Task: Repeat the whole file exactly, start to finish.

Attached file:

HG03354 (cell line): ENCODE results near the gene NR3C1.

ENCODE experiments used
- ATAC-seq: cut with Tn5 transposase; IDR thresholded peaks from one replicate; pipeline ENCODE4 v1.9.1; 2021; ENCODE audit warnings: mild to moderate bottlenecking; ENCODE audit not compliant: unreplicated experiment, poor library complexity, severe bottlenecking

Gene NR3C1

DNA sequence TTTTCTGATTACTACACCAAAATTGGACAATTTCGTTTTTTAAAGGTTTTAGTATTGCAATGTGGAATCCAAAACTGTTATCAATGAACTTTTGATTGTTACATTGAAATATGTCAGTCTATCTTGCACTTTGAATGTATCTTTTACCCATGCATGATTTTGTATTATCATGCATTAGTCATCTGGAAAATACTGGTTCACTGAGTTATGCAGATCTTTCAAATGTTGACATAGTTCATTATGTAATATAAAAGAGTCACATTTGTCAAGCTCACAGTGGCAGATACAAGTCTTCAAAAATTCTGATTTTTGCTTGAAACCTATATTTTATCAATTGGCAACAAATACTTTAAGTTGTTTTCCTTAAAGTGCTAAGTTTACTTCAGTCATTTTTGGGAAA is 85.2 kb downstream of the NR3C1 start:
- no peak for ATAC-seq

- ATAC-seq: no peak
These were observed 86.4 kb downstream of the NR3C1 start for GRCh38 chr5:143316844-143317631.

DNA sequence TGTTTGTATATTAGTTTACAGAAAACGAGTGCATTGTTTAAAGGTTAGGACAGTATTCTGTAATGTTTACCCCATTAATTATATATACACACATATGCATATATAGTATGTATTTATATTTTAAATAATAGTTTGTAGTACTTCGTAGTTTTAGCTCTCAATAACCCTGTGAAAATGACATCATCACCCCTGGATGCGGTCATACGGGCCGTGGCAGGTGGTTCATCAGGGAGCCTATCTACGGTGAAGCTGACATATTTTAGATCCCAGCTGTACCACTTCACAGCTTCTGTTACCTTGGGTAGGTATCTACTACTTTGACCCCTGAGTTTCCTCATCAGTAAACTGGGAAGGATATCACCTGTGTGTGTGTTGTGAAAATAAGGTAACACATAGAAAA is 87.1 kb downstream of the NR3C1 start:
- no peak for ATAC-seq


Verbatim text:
HG03354 (cell line): ENCODE results near the gene NR3C1.

ENCODE experiments used
- ATAC-seq: cut with Tn5 transposase; IDR thresholded peaks from one replicate; pipeline ENCODE4 v1.9.1; 2021; ENCODE audit warnings: mild to moderate bottlenecking; ENCODE audit not compliant: unreplicated experiment, poor library complexity, severe bottlenecking

Gene NR3C1

DNA sequence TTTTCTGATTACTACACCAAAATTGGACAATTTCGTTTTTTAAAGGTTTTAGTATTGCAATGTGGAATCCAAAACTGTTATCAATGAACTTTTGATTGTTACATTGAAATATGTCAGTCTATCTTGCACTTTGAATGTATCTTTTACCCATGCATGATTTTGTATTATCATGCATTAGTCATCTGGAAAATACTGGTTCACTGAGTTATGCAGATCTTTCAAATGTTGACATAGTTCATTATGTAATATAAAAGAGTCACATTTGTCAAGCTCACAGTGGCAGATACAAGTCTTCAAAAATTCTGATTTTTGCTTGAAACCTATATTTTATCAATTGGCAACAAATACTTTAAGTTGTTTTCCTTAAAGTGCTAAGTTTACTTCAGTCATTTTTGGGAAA is 85.2 kb downstream of the NR3C1 start:
- no peak for ATAC-seq

- ATAC-seq: no peak
These were observed 86.4 kb downstream of the NR3C1 start for GRCh38 chr5:143316844-143317631.

DNA sequence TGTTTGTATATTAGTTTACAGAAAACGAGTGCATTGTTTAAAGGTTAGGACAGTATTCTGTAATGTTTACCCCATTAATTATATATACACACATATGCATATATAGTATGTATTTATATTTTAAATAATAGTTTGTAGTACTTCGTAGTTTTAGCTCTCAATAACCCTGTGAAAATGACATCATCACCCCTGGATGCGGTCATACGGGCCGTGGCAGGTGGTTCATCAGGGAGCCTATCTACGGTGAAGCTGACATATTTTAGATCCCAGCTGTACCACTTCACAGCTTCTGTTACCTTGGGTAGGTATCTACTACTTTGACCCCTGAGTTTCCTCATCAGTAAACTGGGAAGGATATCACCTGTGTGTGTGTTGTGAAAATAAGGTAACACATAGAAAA is 87.1 kb downstream of the NR3C1 start:
- no peak for ATAC-seq